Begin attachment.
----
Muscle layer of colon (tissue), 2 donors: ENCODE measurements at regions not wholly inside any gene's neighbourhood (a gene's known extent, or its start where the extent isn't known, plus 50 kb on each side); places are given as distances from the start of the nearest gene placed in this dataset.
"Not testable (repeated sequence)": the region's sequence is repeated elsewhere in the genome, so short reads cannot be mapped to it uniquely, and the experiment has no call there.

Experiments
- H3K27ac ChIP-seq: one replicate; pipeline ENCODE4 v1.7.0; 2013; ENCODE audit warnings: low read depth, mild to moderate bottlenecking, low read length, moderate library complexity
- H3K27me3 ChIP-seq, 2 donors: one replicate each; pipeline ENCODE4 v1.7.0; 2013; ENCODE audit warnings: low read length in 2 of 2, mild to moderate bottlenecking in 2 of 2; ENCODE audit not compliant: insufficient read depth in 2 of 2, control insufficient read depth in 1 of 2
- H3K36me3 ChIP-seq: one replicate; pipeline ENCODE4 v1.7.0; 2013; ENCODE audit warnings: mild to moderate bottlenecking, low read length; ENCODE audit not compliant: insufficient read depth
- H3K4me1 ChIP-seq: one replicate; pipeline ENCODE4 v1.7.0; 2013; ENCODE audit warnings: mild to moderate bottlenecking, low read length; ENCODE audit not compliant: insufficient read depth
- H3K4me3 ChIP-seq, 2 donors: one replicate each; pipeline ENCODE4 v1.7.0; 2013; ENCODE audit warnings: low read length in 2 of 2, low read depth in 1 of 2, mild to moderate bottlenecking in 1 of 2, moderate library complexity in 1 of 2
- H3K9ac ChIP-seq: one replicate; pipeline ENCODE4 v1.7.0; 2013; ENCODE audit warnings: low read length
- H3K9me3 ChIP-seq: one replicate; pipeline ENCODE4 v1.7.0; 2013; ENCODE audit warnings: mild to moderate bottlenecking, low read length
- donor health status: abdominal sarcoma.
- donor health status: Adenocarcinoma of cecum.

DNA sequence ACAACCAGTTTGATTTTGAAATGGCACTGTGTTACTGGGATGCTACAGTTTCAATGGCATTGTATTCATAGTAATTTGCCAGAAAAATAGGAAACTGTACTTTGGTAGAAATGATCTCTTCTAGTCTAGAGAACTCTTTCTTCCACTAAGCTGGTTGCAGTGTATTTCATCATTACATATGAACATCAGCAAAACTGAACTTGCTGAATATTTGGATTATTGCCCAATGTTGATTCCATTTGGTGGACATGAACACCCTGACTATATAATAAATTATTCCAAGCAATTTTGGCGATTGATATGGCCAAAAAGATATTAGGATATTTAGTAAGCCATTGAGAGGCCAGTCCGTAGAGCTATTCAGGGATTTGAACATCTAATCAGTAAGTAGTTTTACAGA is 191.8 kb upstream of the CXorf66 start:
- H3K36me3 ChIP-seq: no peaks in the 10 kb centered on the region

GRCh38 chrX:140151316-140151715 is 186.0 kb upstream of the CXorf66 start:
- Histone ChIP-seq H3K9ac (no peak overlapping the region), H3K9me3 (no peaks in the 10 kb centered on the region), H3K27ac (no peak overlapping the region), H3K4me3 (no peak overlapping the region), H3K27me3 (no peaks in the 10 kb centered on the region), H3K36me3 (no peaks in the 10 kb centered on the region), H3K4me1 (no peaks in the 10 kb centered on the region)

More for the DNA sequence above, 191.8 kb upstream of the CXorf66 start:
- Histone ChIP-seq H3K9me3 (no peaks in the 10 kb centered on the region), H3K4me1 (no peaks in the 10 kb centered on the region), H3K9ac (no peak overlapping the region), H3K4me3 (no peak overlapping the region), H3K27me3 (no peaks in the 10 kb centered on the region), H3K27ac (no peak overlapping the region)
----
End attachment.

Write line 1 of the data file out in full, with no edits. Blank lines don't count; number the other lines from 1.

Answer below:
Muscle layer of colon (tissue), 2 donors: ENCODE measurements at regions not wholly inside any gene's neighbourhood (a gene's known extent, or its start where the extent isn't known, plus 50 kb on each side); places are given as distances from the start of the nearest gene placed in this dataset.